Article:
God of stars and planets, the setting sun ends this day for us as it rises on a new day for others.  For us and for them, be light in every darkness. In Jesus’ name. Amen.


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Reorientation

Reorientation

Psalm 105:1-6, 23-26

What if? What if Egypt never enslaved and mistreated the people of Israel? Would they have ever left? So what if their experience in Egypt was meant to disorient them away from Egypt and toward the promised land. And what if God uses our disorienting moments and experiences to help usher us into a reorientation toward God’s self and new possibilities?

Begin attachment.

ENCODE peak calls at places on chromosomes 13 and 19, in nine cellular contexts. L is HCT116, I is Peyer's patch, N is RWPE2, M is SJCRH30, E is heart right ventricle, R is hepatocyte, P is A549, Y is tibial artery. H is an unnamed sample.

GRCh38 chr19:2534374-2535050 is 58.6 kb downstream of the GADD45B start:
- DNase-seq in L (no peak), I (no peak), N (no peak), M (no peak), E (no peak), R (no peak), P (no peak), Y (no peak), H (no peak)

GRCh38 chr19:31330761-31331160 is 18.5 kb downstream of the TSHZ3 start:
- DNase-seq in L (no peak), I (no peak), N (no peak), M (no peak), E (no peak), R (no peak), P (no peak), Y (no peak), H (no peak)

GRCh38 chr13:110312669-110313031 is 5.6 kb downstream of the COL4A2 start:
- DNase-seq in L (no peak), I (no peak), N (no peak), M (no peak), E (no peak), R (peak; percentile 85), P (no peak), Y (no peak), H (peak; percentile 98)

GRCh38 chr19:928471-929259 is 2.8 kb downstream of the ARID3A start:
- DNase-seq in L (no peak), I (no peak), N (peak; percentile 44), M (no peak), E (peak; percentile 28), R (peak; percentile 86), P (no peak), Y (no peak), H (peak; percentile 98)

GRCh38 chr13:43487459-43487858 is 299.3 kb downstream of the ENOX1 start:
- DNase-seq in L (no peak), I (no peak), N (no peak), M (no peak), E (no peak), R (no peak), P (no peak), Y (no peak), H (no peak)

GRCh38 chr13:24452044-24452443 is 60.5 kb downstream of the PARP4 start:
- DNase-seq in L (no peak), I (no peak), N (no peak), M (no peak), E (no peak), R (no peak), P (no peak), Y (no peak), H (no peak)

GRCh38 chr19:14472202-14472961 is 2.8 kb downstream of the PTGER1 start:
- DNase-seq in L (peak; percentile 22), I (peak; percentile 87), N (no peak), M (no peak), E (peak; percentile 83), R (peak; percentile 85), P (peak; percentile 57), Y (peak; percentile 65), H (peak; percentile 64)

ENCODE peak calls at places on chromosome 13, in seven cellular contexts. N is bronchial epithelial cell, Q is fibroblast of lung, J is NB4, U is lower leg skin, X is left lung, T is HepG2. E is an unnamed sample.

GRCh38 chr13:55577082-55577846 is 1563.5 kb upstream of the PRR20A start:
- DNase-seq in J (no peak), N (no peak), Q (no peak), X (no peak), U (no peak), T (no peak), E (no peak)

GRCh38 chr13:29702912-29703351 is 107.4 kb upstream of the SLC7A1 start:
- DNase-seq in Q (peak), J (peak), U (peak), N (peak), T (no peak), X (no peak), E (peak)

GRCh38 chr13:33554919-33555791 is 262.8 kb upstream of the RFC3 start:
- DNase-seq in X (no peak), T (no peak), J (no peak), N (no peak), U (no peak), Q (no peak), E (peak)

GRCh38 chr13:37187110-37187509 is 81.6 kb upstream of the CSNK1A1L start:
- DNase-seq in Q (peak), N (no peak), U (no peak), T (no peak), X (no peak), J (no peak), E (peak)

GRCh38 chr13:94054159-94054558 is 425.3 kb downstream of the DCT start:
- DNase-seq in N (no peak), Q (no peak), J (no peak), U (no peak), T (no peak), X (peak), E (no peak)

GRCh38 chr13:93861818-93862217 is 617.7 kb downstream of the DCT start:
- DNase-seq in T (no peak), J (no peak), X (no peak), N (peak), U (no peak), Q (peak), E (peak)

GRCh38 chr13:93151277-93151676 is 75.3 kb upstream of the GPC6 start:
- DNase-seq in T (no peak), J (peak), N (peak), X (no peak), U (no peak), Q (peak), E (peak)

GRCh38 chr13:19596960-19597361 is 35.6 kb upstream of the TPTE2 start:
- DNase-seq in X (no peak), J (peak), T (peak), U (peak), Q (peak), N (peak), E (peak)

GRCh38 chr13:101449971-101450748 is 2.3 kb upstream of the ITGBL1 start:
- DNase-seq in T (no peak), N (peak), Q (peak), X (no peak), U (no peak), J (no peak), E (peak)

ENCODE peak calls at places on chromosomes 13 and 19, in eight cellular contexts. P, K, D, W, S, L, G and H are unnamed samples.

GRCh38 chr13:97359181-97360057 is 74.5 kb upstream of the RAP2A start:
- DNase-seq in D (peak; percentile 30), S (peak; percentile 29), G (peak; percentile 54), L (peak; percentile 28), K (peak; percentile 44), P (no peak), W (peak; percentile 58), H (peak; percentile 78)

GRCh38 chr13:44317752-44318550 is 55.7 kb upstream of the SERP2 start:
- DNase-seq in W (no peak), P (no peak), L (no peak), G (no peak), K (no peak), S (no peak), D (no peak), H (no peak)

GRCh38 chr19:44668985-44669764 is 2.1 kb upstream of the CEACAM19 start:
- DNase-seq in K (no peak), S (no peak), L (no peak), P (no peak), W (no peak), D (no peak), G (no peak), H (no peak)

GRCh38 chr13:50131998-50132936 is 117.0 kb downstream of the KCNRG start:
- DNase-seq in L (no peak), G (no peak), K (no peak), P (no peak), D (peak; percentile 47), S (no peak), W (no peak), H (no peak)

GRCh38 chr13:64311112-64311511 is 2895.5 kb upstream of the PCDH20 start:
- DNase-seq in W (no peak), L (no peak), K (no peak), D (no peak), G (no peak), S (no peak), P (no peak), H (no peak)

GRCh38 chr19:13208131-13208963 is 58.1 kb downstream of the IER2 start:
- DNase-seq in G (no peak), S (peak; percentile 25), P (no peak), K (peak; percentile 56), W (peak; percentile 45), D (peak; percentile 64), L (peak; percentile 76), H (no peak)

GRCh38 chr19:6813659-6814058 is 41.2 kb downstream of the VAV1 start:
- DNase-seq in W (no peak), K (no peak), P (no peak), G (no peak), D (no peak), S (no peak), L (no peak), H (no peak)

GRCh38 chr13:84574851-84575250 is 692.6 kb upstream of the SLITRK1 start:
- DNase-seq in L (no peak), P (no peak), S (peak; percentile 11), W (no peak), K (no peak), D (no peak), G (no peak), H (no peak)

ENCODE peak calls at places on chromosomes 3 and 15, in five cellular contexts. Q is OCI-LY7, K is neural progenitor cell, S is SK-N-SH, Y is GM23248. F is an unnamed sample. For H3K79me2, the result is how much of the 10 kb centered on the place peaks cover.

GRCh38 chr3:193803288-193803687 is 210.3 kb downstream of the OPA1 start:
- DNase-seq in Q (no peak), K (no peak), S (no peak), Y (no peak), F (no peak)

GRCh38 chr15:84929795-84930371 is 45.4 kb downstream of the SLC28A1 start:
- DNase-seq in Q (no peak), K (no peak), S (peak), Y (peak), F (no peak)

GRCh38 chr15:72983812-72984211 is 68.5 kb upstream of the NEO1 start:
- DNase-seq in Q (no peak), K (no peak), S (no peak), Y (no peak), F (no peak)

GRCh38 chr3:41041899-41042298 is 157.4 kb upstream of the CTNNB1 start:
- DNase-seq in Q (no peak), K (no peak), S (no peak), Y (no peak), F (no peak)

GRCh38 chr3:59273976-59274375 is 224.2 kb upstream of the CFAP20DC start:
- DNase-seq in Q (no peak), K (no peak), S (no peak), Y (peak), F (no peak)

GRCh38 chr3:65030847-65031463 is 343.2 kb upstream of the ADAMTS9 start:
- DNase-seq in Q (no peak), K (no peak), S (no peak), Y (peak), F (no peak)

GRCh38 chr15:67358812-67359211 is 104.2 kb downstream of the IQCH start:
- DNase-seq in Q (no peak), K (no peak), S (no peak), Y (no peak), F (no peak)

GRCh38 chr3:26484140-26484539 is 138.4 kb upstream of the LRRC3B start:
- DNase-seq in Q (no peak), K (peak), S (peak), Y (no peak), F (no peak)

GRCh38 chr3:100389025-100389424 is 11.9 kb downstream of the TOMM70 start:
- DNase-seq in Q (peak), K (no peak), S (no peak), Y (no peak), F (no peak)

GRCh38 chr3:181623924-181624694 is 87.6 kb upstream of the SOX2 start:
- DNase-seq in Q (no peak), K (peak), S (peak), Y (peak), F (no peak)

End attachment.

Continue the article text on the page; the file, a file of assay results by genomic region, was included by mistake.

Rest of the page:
Peace, 
Chess
Be sure to take our survey on your plans for worship as we regather. You can find the survey here.
 

Our Worship this Week:

 

Hymns for the Week:

 
 

As you prepare for this Sunday’s worship

Included here are the scriptures, reflection questions, and prayers that are thematically matched to our Sunday worship outline.

Scriptures: Exod 3:1-15; Ps 105:1-6, 23-26, 45b; Matt 16:21-28; Rom 12:9-21

Questions for Reflection:
How can your life include a faithful response to Jesus’ charge that his followers must “deny themselves and take up their cross and follow me” (Matt. 16:24)?

Morning Prayer:

God of love, today help us to live peaceably with all. Help us live in genuine love: to love our neighbors as ourselves, and to love you, O God, with our whole heart, mind, and strength. In Jesus’ loving name. Amen

Evening Prayer: